Building the Team
Blake approached other solar companies in the Amicus Solar Cooperative with the idea, and they too were excited. Sun Valley Solar Solutions (Arizona), SunCommon (Vermont), Technicians for Sustainability (Arizona), and Third Sun Solar (Ohio) climbed on board, and the steering committee was launched.
The first order of business was to find a willing partner, an organization whose values were aligned with this concept, and whose members would serve as the official “field of membership” of the credit union. Unlike banks, credit unions don’t serve the general public. They serve specific communities of people. When the steering committee started brainstorming, the American Solar Energy Society (ASES) rose to the top of the list. ASES’ mission is “to inspire an era of energy innovation and speed the transition toward a sustainable energy economy,” and the Clean Energy Federal Credit Union intends to do both.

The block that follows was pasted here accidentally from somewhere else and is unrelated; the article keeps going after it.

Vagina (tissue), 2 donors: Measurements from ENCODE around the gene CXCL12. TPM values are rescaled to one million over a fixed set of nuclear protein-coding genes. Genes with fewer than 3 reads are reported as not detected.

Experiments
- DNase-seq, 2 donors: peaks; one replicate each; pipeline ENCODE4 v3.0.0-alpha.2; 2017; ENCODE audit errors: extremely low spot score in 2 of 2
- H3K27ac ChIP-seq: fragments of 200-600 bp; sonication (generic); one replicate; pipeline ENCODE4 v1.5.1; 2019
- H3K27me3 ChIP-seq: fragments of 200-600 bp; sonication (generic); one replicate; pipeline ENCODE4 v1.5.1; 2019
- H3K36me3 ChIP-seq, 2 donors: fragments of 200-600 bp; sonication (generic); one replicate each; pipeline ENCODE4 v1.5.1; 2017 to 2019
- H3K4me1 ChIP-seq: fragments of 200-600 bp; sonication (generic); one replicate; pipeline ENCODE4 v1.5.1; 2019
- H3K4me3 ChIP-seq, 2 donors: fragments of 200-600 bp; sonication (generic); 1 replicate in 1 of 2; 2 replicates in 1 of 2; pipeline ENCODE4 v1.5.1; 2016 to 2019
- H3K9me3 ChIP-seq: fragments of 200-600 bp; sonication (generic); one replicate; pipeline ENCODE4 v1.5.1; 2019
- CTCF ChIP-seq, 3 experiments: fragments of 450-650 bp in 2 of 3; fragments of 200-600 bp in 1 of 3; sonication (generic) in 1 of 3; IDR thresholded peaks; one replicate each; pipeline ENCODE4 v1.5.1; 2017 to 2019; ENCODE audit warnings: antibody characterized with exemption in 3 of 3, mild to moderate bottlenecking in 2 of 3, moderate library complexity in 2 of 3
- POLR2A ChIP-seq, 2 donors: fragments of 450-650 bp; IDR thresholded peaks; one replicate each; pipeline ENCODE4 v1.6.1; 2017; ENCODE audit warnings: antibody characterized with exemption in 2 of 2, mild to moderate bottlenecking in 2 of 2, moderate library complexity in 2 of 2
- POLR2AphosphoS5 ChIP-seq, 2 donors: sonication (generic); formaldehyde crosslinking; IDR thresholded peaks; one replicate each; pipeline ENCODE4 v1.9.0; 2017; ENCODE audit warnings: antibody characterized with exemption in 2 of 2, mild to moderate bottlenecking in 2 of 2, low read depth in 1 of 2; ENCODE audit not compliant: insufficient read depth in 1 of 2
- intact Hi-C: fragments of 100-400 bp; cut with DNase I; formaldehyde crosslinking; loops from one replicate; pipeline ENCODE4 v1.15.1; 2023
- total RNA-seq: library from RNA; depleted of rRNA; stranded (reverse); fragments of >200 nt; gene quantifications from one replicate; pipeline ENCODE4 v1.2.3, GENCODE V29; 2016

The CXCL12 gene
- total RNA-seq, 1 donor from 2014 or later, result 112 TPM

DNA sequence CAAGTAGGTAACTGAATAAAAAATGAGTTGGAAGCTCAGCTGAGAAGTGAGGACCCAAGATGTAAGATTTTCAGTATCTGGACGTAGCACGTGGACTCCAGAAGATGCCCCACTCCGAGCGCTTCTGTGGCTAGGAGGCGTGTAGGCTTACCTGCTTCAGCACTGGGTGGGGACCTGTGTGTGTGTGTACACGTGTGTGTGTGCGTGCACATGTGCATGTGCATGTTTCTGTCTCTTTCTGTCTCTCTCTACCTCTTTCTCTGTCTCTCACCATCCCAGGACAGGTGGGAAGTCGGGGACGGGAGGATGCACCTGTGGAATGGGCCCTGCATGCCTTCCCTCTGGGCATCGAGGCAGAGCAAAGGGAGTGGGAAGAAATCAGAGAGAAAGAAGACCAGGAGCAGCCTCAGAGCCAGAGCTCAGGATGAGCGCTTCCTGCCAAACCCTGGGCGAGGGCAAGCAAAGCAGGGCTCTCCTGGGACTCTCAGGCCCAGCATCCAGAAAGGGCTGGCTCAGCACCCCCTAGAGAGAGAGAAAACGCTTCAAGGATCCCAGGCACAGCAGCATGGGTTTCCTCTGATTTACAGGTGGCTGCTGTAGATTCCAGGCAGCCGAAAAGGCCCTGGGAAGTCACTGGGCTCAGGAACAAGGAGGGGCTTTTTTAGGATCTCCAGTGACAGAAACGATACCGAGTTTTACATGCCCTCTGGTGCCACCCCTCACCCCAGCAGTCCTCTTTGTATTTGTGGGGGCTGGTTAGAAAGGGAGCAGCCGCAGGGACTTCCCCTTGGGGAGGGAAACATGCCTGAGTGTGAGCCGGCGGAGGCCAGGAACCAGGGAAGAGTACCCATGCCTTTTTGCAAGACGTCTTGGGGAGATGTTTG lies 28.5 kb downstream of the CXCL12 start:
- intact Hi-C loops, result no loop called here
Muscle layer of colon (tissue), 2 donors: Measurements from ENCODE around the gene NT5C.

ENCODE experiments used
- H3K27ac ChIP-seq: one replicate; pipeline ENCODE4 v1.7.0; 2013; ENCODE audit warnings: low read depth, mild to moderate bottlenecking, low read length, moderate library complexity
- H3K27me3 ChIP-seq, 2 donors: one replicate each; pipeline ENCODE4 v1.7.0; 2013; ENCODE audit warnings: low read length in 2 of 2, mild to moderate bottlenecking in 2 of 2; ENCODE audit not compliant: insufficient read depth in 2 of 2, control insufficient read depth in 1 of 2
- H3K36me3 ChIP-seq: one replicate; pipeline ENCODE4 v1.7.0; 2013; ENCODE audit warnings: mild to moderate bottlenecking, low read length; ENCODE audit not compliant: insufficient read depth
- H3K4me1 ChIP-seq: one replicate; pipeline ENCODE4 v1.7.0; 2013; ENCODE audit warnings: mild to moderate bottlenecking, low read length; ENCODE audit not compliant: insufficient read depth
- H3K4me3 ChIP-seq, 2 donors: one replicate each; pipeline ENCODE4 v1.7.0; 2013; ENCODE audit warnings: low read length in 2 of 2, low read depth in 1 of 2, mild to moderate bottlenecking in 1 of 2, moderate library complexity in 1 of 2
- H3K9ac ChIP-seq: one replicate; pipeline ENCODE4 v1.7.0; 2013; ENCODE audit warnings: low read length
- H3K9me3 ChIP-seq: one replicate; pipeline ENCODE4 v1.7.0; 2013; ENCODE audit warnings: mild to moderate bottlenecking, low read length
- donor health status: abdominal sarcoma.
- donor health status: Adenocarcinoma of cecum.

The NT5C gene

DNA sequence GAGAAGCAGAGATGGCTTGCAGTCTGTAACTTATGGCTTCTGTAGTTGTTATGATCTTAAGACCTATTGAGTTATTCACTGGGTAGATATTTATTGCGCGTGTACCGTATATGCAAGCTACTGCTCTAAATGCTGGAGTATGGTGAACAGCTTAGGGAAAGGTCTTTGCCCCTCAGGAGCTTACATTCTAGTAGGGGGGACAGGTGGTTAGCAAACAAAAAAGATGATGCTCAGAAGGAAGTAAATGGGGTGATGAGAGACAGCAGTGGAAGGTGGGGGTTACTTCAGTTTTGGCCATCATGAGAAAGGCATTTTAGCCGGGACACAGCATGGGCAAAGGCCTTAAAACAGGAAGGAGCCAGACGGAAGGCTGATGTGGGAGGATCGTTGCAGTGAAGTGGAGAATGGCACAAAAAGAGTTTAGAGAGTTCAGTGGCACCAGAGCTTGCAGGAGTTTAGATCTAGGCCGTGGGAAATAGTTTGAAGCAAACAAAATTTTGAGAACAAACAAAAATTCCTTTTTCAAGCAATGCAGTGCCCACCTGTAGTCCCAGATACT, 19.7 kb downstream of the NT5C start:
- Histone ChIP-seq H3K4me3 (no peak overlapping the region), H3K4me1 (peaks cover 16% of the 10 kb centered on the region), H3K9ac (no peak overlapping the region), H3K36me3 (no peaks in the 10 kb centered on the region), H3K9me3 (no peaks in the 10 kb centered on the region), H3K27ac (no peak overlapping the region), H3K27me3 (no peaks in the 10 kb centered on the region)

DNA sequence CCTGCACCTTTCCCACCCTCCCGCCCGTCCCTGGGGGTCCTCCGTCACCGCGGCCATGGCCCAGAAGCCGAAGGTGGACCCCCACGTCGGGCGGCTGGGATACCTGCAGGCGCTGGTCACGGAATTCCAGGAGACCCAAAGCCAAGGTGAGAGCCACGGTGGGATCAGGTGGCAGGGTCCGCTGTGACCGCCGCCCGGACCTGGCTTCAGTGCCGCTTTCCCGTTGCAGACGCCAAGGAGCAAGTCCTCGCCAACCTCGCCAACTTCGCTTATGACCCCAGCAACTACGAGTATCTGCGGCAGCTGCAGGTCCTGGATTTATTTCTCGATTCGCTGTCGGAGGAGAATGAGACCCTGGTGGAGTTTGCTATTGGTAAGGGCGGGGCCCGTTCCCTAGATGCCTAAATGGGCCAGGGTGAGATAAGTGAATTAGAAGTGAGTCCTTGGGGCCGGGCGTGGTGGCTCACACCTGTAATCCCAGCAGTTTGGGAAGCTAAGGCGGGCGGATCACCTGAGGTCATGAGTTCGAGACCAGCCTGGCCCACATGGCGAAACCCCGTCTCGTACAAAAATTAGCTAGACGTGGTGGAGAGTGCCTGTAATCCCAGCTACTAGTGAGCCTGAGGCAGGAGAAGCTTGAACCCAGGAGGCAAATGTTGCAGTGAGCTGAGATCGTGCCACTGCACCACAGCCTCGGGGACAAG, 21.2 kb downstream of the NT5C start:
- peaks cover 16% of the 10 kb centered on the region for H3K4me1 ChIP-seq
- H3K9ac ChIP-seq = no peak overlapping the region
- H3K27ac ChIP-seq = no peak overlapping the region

“We are very excited to partner with the Clean Energy Federal Credit Union,” said Carly Rixham, executive director of ASES. “We feel strongly that there is a need to provide financial resources to consumers who wish to install photovoltaics and other clean energy technologies, and the new credit union will offer a new and valuable benefit to our membership. Furthermore, as we seek new ways to grow our organization, sponsoring this initiative will expand our programming, increase our membership, and connect ASES with individuals, businesses, and nonprofits throughout the solar industry.”
Democratizing Solar Financing
The idea is straightforward—every dollar that a member deposits in the proposed Clean Energy Federal Credit Union will go toward helping another member finance a clean energy product or service. The credit union will:
- Provide affordable loan terms for clean energy purchases that are better than other loans on the market today for solar electric systems, electric vehicles, etc.